“Understand the local market and culture” – CEO Q&A with Andrew Edwards from Go-Ahead Ireland

CEO Q&A, Interviews | Wed 3 Nov | Author – Business & Finance

Pictured: Andrew Edwards, Managing Director, Go-Ahead Ireland

Go-Ahead Ireland is part of the Go-Ahead international transport group and since 2018 has serviced 10% of all bus routes in Dublin on behalf of the NTA – 25 Outer Dublin Metropolitan Area (ODMA) routes, as well as 5 Dublin Commuter routes. The Irish organisation consists of over 600 staff and the company operates a fleet of over 200 buses across its service routes. Andrew Edwards is from Gloucestershire in the UK and moved to Ireland last October with his family to take on the role as Managing Director. He has worked in the transport sector since he began his career in the early 2000’s, with roles across the UK and prior to coming to Ireland, he was Managing Director of Go-Ahead Singapore.

What are your main priorities and goals in your role?

In my role I am focused on working with the company management team and broader colleagues to facilitate the delivery of our bus services across Dublin, and on our commuter routes. At Go-Ahead Ireland, we service 30 routes with over 200 buses daily, carrying close to 15 million people a year, so my role is varied. With a team of over 600, I am very focused on empowering colleagues and giving them the opportunity to develop day-to-day. I firmly believe that such development will not only benefit them, but also our business and ultimately our customers.

What are your biggest challenges as CEO? 

Like many other businesses and organisations, navigating the day-to-day issues and complexities of COVID-19 is currently my biggest ongoing focus. Our drivers and teams have been working throughout the pandemic, so we have to constantly balance the needs of our business and ensure we are meeting the needs of our customers.

How do you keep your team/ staff motivated? 

Drawing on my international experience in Singapore and the UK, I primarily look to give others the opportunity to be creative, take on projects and roles, and grow within their position to benefit the business and themselves. Naturally, we also look to provide a good working environment also for everyone across the business.

What are the challenges facing the industry going forward? 

Day-to-day it is the return to normal service and adjusting to the impacts of the pandemic through changes to travel habits and working arrangements, but we are navigating these challenges. On a broader front, we require more mechanical and electrical engineers to service our bus fleet and business. This is an issue we see internationally also, as we move toward electric vehicles and more sustainable forms of transport.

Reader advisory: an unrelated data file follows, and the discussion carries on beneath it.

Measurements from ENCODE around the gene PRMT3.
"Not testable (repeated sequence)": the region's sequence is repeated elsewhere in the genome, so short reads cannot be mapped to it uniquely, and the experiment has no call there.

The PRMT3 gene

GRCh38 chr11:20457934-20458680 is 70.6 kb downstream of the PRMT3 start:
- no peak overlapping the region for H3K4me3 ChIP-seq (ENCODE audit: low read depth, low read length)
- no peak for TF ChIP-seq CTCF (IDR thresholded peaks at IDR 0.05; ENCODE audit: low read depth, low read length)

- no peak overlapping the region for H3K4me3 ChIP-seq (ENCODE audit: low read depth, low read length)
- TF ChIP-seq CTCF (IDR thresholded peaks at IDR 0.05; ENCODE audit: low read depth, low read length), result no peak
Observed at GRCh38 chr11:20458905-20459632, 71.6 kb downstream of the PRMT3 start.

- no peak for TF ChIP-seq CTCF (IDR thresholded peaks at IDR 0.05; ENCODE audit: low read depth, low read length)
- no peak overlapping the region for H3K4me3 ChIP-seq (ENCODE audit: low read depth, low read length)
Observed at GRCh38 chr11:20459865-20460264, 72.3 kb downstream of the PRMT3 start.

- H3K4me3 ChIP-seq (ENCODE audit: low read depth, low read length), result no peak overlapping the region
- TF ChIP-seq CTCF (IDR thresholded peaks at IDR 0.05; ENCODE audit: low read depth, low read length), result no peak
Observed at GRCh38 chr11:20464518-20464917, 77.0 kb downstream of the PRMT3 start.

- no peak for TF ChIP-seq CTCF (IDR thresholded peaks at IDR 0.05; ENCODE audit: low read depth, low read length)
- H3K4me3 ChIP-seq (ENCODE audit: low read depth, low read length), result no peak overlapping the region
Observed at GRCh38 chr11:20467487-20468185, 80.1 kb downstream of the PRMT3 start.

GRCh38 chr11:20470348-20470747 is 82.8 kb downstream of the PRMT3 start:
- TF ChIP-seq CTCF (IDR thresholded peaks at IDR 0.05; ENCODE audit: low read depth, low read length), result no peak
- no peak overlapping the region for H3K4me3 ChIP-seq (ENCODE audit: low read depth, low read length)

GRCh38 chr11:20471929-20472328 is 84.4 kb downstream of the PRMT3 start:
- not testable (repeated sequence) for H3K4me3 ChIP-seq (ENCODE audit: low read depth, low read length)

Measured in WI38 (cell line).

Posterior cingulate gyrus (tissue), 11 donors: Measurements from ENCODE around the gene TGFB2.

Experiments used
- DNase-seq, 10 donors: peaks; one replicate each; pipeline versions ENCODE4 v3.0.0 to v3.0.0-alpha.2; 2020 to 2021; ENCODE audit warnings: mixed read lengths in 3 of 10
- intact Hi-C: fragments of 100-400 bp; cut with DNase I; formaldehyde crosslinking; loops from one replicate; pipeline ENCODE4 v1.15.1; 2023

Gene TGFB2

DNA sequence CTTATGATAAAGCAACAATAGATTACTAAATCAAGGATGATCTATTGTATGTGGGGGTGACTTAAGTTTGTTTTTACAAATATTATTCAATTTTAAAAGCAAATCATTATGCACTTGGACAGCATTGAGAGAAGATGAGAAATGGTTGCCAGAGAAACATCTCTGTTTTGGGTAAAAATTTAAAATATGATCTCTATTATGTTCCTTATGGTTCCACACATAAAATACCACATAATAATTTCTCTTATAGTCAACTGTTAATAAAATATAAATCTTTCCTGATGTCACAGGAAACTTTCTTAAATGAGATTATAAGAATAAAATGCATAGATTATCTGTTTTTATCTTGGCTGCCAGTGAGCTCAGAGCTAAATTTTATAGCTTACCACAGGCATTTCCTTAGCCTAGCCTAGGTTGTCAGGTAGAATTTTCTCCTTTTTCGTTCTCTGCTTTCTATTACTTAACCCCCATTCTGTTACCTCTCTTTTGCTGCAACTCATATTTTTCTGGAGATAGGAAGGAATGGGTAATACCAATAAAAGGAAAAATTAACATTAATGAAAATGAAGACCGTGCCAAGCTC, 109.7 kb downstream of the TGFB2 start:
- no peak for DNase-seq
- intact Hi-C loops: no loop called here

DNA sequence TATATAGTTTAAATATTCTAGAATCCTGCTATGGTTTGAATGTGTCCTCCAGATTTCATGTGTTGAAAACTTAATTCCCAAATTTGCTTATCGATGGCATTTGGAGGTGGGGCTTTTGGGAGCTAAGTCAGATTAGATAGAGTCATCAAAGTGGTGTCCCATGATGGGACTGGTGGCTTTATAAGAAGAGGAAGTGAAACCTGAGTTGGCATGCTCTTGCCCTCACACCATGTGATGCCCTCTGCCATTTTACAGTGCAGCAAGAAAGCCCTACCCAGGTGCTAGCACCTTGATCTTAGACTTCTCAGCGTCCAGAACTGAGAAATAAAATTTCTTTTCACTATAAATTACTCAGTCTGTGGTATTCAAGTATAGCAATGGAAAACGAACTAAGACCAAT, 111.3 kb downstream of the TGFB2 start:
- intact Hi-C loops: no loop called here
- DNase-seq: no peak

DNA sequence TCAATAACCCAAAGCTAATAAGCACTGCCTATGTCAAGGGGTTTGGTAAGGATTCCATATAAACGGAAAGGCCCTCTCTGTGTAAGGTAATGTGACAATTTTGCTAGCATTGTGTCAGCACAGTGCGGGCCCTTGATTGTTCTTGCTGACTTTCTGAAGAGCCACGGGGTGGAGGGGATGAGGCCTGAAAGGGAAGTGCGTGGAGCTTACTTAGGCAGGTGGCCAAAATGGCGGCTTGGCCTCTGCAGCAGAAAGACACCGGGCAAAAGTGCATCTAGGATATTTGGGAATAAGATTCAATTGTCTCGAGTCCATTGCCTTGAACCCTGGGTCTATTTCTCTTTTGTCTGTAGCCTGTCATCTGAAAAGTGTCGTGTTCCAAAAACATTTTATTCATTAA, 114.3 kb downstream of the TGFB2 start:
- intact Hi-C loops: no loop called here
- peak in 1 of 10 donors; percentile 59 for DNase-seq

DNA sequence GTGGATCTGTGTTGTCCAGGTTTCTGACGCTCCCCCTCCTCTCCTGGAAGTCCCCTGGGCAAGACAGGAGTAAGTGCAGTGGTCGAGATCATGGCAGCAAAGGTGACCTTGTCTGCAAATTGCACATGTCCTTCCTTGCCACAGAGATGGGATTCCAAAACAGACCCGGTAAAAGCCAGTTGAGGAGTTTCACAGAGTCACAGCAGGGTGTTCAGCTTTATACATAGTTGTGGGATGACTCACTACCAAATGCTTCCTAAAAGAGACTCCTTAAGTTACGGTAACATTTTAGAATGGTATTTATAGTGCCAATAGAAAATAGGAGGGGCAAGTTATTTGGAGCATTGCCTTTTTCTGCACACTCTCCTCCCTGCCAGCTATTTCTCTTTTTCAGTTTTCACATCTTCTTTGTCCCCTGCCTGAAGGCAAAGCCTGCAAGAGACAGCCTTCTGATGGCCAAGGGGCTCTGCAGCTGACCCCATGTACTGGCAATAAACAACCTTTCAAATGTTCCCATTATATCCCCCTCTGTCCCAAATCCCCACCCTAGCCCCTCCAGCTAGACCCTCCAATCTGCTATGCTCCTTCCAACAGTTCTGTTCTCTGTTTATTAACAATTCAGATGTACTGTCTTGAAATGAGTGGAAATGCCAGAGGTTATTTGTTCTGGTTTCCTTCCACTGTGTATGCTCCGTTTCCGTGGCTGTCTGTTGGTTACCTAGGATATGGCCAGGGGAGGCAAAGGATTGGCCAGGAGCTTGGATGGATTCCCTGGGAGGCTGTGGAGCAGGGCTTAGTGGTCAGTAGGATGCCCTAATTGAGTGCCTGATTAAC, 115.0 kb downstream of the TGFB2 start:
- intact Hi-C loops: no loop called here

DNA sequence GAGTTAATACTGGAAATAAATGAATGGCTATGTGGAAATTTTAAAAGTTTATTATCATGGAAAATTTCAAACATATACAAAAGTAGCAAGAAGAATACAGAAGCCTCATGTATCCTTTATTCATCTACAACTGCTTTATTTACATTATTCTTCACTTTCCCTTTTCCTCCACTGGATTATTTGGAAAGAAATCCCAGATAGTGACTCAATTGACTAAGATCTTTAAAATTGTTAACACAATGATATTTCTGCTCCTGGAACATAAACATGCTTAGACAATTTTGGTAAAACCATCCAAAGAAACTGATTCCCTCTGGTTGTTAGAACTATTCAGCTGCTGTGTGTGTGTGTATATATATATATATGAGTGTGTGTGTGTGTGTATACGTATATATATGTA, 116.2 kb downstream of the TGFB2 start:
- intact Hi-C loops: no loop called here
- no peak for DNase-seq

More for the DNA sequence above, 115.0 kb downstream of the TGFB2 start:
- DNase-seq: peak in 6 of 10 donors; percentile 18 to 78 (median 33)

What new trends are emerging in your industry? 

We are seeing the integration of new technologies such as electric battery and hydrogen powered buses. Customers are also benefiting from improved telematic and time saving technologies to improve their journeys, which overall we are actively integrating to our business for customers. 

Are there any major changes you would like to see in your sector? 

In line with the Government and indeed global focus on climate action, we would like to see more priority for buses on roads, a broader modal shift to public transport and consideration to congestion charging where appropriate in urban areas. 

As an employer are you finding any skill gaps in the market? 

Yes, there is a current issue around the availability of engineers but there might also be a future challenge around skilled drivers. Today there is a good pool of driver talent but as networks grow and services increase, this may not be the case. 

How did your strategy develop in the context of the banking crisis and economic crisis? 

Go-Ahead Ireland only entered the Irish market in 2018 but our success is reflective of the broader recovery and growth that has taken place in the Irish economy.

How has Brexit affected you? 

Given the bus services we provide, day-to-day there is no impact however we have noted increased delivery times for parts, and at an international Group level there has been a general increase in required administration.

How has the COVID-19 crisis affected your business/sector? 

As an essential service, we adjusted quickly and have worked very closely with the NTA. We have introduced new service innovations such as sanitiser for passengers and modifications to our vehicles to encourage airflow. Overall, it has demanded that we are agile and innovative.   

How do you define success and what drives you to succeed? 

For me, success is delivering our service for the public and NTA and ensuring that our colleagues can develop. More broadly, I do want us to lead the ongoing modal shift to public transport.

What’s the best advice you’ve been given, or would give, in business? 

Understand the local market and culture. I have worked in the UK and Asia, and now in Europe so knowing the local ways of working and differences, in my opinion, is a key for success. Even if you are local to a market, it should not be taken for granted.

What have been your highlights in business over the past year? 

The way we have adjusted to the challenges of the pandemic and the resilience of our colleagues has been a point of pride. We also announced a partnership with Dublin GAA to sponsor the counties adult leagues, an important statement of our support for the communities we serve and our commitment to Ireland.

What’s next for your company?

We will continue to partner with the NTA in delivering our services and from a broader perspective look for opportunities for growth. 

Where do you want your business/brand to be this time next year? 

Next year we will be five years in Ireland, so we want to continue to grow. We are working closely with the NTA across the BusConnects programme, which will be a big part of our network and future plans.